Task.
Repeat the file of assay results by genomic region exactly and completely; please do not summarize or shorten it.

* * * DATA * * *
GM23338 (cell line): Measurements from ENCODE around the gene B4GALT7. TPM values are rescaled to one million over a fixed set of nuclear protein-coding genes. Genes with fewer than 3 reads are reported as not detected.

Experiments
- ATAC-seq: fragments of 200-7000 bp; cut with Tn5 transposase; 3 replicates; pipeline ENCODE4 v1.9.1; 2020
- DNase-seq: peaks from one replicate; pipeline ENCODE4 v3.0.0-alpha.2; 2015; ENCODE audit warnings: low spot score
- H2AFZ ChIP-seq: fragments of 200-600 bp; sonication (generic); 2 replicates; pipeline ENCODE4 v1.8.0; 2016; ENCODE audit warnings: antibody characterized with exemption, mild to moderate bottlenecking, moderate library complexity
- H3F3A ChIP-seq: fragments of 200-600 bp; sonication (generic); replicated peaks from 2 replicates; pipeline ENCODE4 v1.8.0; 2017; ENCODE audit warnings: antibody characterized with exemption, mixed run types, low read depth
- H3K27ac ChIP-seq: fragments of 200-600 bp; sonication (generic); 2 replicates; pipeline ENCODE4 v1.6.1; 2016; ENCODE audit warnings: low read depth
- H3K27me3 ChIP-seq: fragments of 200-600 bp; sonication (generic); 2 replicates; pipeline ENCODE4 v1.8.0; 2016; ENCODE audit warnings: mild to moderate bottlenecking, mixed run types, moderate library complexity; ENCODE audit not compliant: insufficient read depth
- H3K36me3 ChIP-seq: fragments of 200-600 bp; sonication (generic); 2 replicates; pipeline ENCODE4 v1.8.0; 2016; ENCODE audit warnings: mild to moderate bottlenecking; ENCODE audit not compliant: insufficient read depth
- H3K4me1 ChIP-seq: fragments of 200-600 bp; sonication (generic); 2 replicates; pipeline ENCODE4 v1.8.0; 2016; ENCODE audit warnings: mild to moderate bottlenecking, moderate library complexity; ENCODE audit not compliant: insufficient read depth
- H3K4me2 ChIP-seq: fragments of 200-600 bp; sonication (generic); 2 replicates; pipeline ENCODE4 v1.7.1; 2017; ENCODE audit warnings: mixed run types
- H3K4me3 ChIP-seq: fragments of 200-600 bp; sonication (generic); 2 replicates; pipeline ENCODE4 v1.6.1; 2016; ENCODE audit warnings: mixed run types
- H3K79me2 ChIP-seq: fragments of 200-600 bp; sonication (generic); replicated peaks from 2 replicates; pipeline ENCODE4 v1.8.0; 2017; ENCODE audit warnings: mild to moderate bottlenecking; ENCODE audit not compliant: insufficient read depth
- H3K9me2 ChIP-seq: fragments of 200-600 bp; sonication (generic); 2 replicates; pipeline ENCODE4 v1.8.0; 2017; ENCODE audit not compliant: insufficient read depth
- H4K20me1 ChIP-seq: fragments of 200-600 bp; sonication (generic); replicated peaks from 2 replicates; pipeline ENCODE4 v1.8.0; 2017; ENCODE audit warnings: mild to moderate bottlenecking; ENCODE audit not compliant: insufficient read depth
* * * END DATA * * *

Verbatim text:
GM23338 (cell line): Measurements from ENCODE around the gene B4GALT7. TPM values are rescaled to one million over a fixed set of nuclear protein-coding genes. Genes with fewer than 3 reads are reported as not detected.

Experiments
- ATAC-seq: fragments of 200-7000 bp; cut with Tn5 transposase; 3 replicates; pipeline ENCODE4 v1.9.1; 2020
- DNase-seq: peaks from one replicate; pipeline ENCODE4 v3.0.0-alpha.2; 2015; ENCODE audit warnings: low spot score
- H2AFZ ChIP-seq: fragments of 200-600 bp; sonication (generic); 2 replicates; pipeline ENCODE4 v1.8.0; 2016; ENCODE audit warnings: antibody characterized with exemption, mild to moderate bottlenecking, moderate library complexity
- H3F3A ChIP-seq: fragments of 200-600 bp; sonication (generic); replicated peaks from 2 replicates; pipeline ENCODE4 v1.8.0; 2017; ENCODE audit warnings: antibody characterized with exemption, mixed run types, low read depth
- H3K27ac ChIP-seq: fragments of 200-600 bp; sonication (generic); 2 replicates; pipeline ENCODE4 v1.6.1; 2016; ENCODE audit warnings: low read depth
- H3K27me3 ChIP-seq: fragments of 200-600 bp; sonication (generic); 2 replicates; pipeline ENCODE4 v1.8.0; 2016; ENCODE audit warnings: mild to moderate bottlenecking, mixed run types, moderate library complexity; ENCODE audit not compliant: insufficient read depth
- H3K36me3 ChIP-seq: fragments of 200-600 bp; sonication (generic); 2 replicates; pipeline ENCODE4 v1.8.0; 2016; ENCODE audit warnings: mild to moderate bottlenecking; ENCODE audit not compliant: insufficient read depth
- H3K4me1 ChIP-seq: fragments of 200-600 bp; sonication (generic); 2 replicates; pipeline ENCODE4 v1.8.0; 2016; ENCODE audit warnings: mild to moderate bottlenecking, moderate library complexity; ENCODE audit not compliant: insufficient read depth
- H3K4me2 ChIP-seq: fragments of 200-600 bp; sonication (generic); 2 replicates; pipeline ENCODE4 v1.7.1; 2017; ENCODE audit warnings: mixed run types
- H3K4me3 ChIP-seq: fragments of 200-600 bp; sonication (generic); 2 replicates; pipeline ENCODE4 v1.6.1; 2016; ENCODE audit warnings: mixed run types
- H3K79me2 ChIP-seq: fragments of 200-600 bp; sonication (generic); replicated peaks from 2 replicates; pipeline ENCODE4 v1.8.0; 2017; ENCODE audit warnings: mild to moderate bottlenecking; ENCODE audit not compliant: insufficient read depth
- H3K9me2 ChIP-seq: fragments of 200-600 bp; sonication (generic); 2 replicates; pipeline ENCODE4 v1.8.0; 2017; ENCODE audit not compliant: insufficient read depth
- H4K20me1 ChIP-seq: fragments of 200-600 bp; sonication (generic); replicated peaks from 2 replicates; pipeline ENCODE4 v1.8.0; 2017; ENCODE audit warnings: mild to moderate bottlenecking; ENCODE audit not compliant: insufficient read depth